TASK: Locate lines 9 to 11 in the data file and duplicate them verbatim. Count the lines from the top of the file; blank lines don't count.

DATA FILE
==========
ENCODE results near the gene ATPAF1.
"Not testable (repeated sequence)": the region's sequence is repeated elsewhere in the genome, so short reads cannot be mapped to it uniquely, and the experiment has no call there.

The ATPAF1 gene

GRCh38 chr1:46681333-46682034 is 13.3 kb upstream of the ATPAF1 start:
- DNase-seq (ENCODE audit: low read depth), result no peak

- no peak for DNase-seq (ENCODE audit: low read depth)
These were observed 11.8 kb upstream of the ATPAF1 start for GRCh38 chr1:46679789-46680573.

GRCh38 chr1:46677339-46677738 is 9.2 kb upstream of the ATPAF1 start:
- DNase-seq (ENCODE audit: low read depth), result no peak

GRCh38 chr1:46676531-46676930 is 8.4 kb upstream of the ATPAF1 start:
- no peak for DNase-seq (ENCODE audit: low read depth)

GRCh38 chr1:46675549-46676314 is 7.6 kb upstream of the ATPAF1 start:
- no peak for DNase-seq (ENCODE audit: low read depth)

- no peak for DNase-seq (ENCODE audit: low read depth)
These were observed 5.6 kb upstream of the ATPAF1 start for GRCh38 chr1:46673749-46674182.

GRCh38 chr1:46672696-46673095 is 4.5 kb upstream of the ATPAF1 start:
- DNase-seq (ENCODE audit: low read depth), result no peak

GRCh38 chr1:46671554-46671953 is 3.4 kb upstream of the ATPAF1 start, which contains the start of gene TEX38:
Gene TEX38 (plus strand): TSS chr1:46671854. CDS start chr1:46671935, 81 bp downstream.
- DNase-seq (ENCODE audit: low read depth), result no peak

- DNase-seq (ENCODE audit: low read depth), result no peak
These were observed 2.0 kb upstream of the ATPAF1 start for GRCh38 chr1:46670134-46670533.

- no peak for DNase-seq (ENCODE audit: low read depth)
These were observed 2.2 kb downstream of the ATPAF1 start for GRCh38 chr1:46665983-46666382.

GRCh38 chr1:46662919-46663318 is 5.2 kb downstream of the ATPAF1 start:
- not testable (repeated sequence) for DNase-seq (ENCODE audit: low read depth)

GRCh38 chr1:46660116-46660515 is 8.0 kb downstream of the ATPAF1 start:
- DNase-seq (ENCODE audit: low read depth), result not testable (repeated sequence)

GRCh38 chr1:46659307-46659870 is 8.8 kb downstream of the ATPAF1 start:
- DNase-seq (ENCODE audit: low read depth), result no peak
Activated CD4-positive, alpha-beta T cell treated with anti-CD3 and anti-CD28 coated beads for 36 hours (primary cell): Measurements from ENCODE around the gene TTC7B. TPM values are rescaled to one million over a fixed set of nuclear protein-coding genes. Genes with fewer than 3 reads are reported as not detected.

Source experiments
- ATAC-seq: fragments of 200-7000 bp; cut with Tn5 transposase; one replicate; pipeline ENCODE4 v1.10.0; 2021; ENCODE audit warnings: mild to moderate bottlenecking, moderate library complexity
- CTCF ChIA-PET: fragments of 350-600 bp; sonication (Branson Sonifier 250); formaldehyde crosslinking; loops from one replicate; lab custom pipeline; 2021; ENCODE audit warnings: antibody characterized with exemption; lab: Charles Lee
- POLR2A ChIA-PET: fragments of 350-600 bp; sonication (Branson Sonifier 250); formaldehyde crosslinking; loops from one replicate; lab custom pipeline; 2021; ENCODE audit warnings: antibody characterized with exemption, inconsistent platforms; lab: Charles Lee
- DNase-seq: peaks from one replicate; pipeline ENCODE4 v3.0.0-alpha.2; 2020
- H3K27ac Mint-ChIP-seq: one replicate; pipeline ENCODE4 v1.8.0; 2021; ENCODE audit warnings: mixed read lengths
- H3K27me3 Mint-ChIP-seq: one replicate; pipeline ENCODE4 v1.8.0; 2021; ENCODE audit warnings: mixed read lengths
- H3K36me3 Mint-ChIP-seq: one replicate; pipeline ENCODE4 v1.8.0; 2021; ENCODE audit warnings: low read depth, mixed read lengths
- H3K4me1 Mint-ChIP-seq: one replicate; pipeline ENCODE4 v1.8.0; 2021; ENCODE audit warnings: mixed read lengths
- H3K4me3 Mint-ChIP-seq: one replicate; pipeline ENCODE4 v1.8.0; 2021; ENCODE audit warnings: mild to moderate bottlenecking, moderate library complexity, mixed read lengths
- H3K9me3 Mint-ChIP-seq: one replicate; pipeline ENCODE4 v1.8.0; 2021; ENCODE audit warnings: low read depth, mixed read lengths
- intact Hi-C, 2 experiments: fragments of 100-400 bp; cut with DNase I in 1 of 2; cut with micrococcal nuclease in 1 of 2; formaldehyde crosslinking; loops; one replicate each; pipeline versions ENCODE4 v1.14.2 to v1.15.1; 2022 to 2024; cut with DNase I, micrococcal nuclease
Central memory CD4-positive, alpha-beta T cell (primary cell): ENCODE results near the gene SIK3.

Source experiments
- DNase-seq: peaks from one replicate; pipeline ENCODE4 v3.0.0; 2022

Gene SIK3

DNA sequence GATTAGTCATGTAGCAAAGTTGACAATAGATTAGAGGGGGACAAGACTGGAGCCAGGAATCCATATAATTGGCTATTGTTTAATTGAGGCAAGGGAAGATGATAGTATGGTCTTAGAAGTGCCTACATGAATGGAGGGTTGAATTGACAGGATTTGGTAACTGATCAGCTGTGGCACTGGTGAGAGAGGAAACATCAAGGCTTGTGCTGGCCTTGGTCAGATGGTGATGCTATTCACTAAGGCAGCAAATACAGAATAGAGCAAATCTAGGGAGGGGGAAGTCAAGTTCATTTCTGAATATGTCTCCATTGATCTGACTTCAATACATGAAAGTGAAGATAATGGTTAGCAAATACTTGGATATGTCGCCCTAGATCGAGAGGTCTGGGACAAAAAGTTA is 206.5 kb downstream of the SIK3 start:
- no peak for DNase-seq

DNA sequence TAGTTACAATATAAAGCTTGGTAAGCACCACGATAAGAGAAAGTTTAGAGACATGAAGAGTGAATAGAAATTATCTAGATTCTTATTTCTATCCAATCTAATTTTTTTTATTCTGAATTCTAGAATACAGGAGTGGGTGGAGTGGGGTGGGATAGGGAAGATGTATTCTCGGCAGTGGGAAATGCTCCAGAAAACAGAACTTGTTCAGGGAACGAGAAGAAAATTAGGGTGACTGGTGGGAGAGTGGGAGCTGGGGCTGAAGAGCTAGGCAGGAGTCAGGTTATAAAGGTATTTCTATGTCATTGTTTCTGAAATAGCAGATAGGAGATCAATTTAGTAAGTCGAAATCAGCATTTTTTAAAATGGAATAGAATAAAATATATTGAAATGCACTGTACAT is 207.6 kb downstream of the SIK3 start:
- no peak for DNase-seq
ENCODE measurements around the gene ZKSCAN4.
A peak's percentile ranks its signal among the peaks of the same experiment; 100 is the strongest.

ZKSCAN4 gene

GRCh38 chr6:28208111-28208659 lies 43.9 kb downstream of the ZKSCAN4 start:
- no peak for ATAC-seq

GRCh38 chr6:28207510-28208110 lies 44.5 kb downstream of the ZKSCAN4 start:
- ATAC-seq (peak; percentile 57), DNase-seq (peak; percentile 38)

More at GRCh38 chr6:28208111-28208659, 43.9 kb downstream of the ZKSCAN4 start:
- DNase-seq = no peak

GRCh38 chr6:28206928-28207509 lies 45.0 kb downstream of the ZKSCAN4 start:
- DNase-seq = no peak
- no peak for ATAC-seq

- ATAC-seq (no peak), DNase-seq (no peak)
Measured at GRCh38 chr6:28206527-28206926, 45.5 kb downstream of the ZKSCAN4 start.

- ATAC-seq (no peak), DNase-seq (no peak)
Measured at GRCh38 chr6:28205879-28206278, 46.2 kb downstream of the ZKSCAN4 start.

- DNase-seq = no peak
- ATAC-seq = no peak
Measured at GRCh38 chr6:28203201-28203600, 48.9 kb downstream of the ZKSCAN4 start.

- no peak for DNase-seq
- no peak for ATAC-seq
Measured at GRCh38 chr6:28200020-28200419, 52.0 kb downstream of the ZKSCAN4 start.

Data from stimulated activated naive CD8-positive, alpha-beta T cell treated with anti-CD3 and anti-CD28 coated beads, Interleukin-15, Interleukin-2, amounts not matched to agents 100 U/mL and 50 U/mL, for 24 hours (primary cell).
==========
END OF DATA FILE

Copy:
- DNase-seq (ENCODE audit: low read depth), result no peak

GRCh38 chr1:46676531-46676930 is 8.4 kb upstream of the ATPAF1 start:
- no peak for DNase-seq (ENCODE audit: low read depth)